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For the more than 1 million people with HIV/AIDS in the United States (and the over 34 million people living with HIV/AIDS around the world), antiretroviral drugs such as efavirenz and other so-called non-nucleoside reverse transcriptase inhibitors (NNRTIs) in combination with other antiretrovirals can be a lifeline, because they slow the progress of viral infection, prolonging life. Unfortunately, studies have shown that these benefits themselves can be short-lived in the clinic: therapy with NNRTIs can lead to single (or "point") mutations in the HIV genetic code -- mutations that make the virus resistant to the drugs.
Researchers at the University of Pittsburgh School of Medicine now have a good idea why. In work to be presented at the 58th Annual Biophysical Society Meeting, taking place in San Francisco Feb. 15-19, 2014, cell biologist Sanford Leuba and his colleagues offer new insight into how NNRTIs function and how therapy-induced point mutations actually confer drug resistance.
NNRTIs work by blocking the action of an enzyme called reverse transcriptase, which HIV uses to convert its own genetic material (in the form of RNA) into single-stranded copies of DNA, which can then be inserted into the genome of the human cells they've infected. Once incorporated, this DNA instructs the host to create new copies of the virus, propagating the infection to new cells and over time attacking the immune system, which can lead to full-blown AIDS.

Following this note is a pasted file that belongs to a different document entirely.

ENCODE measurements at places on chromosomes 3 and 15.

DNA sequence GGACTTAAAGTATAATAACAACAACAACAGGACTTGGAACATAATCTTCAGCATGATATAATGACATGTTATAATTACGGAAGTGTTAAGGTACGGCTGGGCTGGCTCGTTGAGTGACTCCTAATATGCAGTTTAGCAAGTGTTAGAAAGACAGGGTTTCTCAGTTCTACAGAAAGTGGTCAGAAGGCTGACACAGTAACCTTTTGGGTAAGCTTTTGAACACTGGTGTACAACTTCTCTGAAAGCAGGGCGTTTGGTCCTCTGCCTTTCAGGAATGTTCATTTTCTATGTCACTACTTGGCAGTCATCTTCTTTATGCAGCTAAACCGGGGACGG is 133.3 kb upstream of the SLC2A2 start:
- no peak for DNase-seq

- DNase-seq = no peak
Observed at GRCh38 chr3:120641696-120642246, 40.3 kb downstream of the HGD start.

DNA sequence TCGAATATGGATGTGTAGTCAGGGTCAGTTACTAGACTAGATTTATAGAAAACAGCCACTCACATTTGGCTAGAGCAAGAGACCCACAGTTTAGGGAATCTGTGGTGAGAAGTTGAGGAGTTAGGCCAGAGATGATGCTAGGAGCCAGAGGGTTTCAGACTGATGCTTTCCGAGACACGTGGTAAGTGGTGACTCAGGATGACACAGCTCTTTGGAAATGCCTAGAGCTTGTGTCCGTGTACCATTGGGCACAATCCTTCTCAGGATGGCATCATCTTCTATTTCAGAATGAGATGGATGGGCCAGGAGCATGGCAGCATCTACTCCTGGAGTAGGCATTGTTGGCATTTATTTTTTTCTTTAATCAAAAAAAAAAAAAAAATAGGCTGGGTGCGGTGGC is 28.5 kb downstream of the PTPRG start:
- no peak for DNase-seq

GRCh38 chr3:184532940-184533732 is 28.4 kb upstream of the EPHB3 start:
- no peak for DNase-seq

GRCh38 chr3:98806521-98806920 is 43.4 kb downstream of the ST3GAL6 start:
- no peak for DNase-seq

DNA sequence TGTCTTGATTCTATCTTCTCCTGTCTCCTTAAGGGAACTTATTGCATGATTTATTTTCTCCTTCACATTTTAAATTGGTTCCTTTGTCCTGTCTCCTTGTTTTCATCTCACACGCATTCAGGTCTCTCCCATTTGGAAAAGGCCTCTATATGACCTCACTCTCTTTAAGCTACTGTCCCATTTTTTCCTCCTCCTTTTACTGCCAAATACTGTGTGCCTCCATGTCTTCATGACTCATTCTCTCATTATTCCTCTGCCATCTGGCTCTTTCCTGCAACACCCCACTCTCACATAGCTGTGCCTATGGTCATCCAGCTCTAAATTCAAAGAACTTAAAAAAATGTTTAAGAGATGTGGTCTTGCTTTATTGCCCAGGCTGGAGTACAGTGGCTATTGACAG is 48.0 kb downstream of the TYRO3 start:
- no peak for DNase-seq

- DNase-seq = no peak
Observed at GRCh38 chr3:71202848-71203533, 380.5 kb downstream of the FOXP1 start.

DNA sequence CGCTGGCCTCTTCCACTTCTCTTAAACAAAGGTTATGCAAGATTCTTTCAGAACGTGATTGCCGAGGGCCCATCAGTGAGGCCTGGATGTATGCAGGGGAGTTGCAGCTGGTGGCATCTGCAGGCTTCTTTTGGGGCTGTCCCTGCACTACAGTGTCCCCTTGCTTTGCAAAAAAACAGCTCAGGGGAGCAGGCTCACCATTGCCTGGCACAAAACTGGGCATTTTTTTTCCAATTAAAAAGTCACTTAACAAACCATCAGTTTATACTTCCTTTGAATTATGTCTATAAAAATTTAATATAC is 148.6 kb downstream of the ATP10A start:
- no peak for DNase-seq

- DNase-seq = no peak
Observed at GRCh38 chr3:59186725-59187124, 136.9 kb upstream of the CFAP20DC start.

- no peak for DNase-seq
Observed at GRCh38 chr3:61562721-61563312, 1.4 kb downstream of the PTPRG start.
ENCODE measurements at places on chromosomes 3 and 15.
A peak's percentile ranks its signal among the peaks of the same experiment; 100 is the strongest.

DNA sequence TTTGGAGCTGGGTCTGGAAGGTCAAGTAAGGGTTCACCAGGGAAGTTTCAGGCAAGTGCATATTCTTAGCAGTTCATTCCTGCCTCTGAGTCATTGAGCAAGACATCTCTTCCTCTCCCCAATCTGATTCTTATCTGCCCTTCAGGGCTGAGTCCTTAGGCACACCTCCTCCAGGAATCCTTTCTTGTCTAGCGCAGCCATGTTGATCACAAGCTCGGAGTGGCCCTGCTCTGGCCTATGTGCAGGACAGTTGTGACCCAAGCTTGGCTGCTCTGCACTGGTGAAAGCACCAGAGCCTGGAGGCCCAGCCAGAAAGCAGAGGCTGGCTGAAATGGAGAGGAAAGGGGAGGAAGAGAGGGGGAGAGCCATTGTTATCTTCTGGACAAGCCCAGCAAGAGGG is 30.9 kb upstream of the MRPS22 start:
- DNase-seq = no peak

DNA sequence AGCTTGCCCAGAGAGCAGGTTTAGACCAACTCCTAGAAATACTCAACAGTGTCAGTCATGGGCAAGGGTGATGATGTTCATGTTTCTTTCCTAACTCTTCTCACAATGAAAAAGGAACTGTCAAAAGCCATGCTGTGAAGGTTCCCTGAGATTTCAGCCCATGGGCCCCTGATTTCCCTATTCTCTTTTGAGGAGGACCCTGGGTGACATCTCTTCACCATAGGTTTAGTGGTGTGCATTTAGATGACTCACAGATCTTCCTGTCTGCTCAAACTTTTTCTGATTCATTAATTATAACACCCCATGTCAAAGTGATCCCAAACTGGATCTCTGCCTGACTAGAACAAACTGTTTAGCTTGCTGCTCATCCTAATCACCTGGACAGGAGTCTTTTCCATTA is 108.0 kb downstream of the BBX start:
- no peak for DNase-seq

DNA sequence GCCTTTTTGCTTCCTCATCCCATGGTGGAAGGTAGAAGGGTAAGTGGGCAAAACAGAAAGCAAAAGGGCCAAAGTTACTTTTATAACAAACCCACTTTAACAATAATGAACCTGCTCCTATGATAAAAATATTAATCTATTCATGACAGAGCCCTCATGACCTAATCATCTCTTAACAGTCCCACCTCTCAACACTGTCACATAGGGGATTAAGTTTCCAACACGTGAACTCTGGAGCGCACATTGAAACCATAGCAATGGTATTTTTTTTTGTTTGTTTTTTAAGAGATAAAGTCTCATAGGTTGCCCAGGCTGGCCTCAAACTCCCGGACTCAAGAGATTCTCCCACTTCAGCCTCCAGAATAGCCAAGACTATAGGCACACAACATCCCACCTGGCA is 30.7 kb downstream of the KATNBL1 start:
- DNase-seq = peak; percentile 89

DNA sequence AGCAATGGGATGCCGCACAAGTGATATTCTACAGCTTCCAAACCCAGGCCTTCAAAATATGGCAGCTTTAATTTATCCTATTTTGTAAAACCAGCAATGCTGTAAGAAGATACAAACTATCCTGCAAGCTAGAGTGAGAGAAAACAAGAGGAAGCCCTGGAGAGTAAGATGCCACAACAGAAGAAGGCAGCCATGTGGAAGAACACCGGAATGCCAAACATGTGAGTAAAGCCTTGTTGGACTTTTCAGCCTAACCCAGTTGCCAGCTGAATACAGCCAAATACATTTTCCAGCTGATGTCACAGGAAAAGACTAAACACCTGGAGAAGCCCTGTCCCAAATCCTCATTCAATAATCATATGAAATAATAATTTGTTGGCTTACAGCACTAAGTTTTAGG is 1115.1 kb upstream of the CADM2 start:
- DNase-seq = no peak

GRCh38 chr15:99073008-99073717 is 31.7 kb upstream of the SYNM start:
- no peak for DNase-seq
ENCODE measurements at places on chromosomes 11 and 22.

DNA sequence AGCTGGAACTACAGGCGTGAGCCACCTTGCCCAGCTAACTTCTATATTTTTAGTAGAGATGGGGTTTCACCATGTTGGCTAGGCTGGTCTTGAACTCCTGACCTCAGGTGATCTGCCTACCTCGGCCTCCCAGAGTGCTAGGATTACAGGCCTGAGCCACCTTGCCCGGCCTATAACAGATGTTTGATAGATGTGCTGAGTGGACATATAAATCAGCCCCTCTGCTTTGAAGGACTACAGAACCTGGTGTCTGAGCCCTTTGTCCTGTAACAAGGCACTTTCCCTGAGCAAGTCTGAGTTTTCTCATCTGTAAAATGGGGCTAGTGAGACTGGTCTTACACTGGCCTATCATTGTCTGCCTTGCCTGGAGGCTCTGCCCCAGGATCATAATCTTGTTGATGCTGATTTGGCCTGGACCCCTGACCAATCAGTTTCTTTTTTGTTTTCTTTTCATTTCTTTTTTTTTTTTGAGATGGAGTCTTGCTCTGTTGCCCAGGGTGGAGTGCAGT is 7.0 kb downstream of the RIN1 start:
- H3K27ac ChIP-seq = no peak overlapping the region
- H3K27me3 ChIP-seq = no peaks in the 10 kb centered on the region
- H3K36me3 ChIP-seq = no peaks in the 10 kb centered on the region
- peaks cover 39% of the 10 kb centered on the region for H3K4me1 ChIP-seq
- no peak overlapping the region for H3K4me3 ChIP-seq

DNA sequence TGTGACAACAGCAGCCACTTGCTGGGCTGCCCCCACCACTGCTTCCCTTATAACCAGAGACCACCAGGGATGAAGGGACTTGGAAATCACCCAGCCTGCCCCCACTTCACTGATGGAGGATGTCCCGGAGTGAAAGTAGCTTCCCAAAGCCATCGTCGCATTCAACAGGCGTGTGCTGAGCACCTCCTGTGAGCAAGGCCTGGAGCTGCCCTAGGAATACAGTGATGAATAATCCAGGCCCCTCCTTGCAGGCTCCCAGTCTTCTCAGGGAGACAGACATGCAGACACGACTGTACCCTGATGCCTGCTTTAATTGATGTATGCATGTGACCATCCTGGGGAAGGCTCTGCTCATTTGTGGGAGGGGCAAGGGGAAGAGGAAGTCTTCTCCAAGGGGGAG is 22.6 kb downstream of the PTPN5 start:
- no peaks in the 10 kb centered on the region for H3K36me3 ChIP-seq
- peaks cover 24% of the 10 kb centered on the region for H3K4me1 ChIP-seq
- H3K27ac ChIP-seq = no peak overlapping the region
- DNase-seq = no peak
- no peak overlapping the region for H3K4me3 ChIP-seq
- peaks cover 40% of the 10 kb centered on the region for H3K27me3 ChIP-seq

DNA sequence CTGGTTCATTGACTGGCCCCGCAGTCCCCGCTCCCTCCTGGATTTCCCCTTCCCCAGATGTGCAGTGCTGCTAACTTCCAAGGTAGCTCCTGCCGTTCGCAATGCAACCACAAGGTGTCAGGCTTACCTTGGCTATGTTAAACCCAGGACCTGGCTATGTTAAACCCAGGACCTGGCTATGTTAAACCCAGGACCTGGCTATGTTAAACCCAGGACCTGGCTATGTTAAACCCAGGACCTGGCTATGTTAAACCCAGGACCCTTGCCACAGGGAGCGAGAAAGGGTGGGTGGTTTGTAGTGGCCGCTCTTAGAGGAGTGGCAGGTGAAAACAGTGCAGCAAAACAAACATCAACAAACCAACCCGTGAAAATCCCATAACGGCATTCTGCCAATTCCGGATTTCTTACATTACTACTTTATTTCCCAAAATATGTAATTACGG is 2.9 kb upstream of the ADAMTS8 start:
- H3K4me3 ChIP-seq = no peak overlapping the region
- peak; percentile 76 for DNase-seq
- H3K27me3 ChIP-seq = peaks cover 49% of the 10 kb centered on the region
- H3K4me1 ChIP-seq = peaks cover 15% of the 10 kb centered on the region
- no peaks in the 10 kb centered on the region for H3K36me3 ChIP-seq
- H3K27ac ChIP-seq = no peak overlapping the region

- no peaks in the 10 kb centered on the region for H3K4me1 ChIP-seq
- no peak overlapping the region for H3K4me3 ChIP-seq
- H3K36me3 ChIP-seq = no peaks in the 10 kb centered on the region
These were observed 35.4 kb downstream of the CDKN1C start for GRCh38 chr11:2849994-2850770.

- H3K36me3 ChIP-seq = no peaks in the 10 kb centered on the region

Using a number of imaging techniques and computer modeling, Leuba and his team showed that, normally, the binding of efavirenz results in the formation of a molecule-sized "salt bridge" that holds the reverse transcriptase in an open state when it is attached to the template it uses in making DNA copies. "The reverse transcriptase can still bind the template, but it continually slides," Leuba explains, "preventing the enzyme from polymerizing nucleotides. The virus cannot replicate."
The point mutations that cause resistance to efavirenz, the researchers found, prevent that salt bridge from forming, "allowing the reverse transcriptase to function normally," he says. "This type of inhibition, which does not involve drug-binding affinity, has not been described previously."
Based on the work, Leuba says, "We have ideas about how to begin designing a new generation of NNRTIs."
Source: The Biophysical Society